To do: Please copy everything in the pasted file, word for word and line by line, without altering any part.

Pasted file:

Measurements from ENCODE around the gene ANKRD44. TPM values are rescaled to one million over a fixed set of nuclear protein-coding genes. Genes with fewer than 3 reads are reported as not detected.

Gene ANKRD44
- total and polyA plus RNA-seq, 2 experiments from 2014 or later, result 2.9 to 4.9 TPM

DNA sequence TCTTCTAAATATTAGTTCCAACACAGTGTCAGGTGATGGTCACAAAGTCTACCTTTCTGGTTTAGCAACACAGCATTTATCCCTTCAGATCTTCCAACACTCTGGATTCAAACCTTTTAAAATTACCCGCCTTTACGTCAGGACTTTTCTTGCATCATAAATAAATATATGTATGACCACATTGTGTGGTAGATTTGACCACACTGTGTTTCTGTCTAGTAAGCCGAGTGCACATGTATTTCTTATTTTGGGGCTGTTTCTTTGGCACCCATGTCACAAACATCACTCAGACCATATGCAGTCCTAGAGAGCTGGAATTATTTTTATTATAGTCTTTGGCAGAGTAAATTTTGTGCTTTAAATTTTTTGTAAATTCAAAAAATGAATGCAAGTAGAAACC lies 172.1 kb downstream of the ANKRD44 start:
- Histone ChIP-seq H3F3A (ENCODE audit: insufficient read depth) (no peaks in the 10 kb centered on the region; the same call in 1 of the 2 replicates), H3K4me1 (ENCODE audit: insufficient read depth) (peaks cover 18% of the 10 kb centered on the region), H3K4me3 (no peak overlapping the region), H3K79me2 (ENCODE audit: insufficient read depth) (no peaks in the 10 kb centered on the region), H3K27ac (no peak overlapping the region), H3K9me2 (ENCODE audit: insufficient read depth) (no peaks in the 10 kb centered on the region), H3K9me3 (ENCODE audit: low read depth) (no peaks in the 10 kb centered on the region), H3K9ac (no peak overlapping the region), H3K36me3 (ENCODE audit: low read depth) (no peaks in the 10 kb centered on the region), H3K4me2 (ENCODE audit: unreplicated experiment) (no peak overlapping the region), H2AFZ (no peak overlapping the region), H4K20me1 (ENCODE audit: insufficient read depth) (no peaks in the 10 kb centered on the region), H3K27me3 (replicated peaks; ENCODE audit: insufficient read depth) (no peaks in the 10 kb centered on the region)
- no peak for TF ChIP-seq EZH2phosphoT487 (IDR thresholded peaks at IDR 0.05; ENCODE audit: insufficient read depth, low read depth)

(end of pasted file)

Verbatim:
Measurements from ENCODE around the gene ANKRD44. TPM values are rescaled to one million over a fixed set of nuclear protein-coding genes. Genes with fewer than 3 reads are reported as not detected.

Gene ANKRD44
- total and polyA plus RNA-seq, 2 experiments from 2014 or later, result 2.9 to 4.9 TPM

DNA sequence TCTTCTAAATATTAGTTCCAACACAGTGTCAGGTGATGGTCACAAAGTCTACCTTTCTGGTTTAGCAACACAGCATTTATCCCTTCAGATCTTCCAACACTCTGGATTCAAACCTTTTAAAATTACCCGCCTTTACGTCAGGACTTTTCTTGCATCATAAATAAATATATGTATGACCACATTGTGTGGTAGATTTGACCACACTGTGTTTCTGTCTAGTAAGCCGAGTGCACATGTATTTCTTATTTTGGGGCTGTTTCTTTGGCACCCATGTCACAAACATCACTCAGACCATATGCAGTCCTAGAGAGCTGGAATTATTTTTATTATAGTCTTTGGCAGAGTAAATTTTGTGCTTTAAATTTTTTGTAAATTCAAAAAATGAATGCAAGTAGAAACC lies 172.1 kb downstream of the ANKRD44 start:
- Histone ChIP-seq H3F3A (ENCODE audit: insufficient read depth) (no peaks in the 10 kb centered on the region; the same call in 1 of the 2 replicates), H3K4me1 (ENCODE audit: insufficient read depth) (peaks cover 18% of the 10 kb centered on the region), H3K4me3 (no peak overlapping the region), H3K79me2 (ENCODE audit: insufficient read depth) (no peaks in the 10 kb centered on the region), H3K27ac (no peak overlapping the region), H3K9me2 (ENCODE audit: insufficient read depth) (no peaks in the 10 kb centered on the region), H3K9me3 (ENCODE audit: low read depth) (no peaks in the 10 kb centered on the region), H3K9ac (no peak overlapping the region), H3K36me3 (ENCODE audit: low read depth) (no peaks in the 10 kb centered on the region), H3K4me2 (ENCODE audit: unreplicated experiment) (no peak overlapping the region), H2AFZ (no peak overlapping the region), H4K20me1 (ENCODE audit: insufficient read depth) (no peaks in the 10 kb centered on the region), H3K27me3 (replicated peaks; ENCODE audit: insufficient read depth) (no peaks in the 10 kb centered on the region)
- no peak for TF ChIP-seq EZH2phosphoT487 (IDR thresholded peaks at IDR 0.05; ENCODE audit: insufficient read depth, low read depth)